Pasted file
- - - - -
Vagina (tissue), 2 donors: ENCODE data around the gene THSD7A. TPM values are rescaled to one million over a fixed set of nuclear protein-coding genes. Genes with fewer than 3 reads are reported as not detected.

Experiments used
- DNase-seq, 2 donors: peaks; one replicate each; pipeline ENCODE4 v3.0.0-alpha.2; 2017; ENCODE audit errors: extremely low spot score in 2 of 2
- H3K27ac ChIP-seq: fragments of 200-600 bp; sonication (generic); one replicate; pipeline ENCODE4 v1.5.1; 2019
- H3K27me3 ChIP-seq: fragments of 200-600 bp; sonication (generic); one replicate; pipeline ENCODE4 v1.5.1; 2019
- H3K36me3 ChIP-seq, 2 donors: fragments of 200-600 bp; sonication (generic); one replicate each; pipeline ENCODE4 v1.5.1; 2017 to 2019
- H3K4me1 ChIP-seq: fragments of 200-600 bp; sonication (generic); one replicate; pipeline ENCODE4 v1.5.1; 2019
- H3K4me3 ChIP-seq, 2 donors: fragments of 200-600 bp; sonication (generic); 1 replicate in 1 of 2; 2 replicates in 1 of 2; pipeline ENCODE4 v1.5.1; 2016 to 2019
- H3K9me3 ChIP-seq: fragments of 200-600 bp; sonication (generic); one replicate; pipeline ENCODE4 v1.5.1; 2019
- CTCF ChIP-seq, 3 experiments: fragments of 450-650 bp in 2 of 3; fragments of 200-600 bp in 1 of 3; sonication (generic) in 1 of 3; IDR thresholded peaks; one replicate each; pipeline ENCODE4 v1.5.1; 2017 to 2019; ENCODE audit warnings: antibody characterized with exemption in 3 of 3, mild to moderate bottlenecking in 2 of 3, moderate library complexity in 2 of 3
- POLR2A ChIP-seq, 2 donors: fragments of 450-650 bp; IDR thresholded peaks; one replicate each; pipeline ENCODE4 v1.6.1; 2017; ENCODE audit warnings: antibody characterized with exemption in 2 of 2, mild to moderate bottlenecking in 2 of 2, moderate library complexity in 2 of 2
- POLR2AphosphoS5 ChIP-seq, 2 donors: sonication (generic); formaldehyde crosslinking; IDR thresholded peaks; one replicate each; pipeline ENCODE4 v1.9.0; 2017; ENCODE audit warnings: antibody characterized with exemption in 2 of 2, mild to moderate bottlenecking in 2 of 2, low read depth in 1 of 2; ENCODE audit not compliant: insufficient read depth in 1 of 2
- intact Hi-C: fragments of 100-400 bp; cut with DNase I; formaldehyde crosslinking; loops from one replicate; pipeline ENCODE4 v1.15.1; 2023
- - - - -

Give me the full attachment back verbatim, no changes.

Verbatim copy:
Vagina (tissue), 2 donors: ENCODE data around the gene THSD7A. TPM values are rescaled to one million over a fixed set of nuclear protein-coding genes. Genes with fewer than 3 reads are reported as not detected.

Experiments used
- DNase-seq, 2 donors: peaks; one replicate each; pipeline ENCODE4 v3.0.0-alpha.2; 2017; ENCODE audit errors: extremely low spot score in 2 of 2
- H3K27ac ChIP-seq: fragments of 200-600 bp; sonication (generic); one replicate; pipeline ENCODE4 v1.5.1; 2019
- H3K27me3 ChIP-seq: fragments of 200-600 bp; sonication (generic); one replicate; pipeline ENCODE4 v1.5.1; 2019
- H3K36me3 ChIP-seq, 2 donors: fragments of 200-600 bp; sonication (generic); one replicate each; pipeline ENCODE4 v1.5.1; 2017 to 2019
- H3K4me1 ChIP-seq: fragments of 200-600 bp; sonication (generic); one replicate; pipeline ENCODE4 v1.5.1; 2019
- H3K4me3 ChIP-seq, 2 donors: fragments of 200-600 bp; sonication (generic); 1 replicate in 1 of 2; 2 replicates in 1 of 2; pipeline ENCODE4 v1.5.1; 2016 to 2019
- H3K9me3 ChIP-seq: fragments of 200-600 bp; sonication (generic); one replicate; pipeline ENCODE4 v1.5.1; 2019
- CTCF ChIP-seq, 3 experiments: fragments of 450-650 bp in 2 of 3; fragments of 200-600 bp in 1 of 3; sonication (generic) in 1 of 3; IDR thresholded peaks; one replicate each; pipeline ENCODE4 v1.5.1; 2017 to 2019; ENCODE audit warnings: antibody characterized with exemption in 3 of 3, mild to moderate bottlenecking in 2 of 3, moderate library complexity in 2 of 3
- POLR2A ChIP-seq, 2 donors: fragments of 450-650 bp; IDR thresholded peaks; one replicate each; pipeline ENCODE4 v1.6.1; 2017; ENCODE audit warnings: antibody characterized with exemption in 2 of 2, mild to moderate bottlenecking in 2 of 2, moderate library complexity in 2 of 2
- POLR2AphosphoS5 ChIP-seq, 2 donors: sonication (generic); formaldehyde crosslinking; IDR thresholded peaks; one replicate each; pipeline ENCODE4 v1.9.0; 2017; ENCODE audit warnings: antibody characterized with exemption in 2 of 2, mild to moderate bottlenecking in 2 of 2, low read depth in 1 of 2; ENCODE audit not compliant: insufficient read depth in 1 of 2
- intact Hi-C: fragments of 100-400 bp; cut with DNase I; formaldehyde crosslinking; loops from one replicate; pipeline ENCODE4 v1.15.1; 2023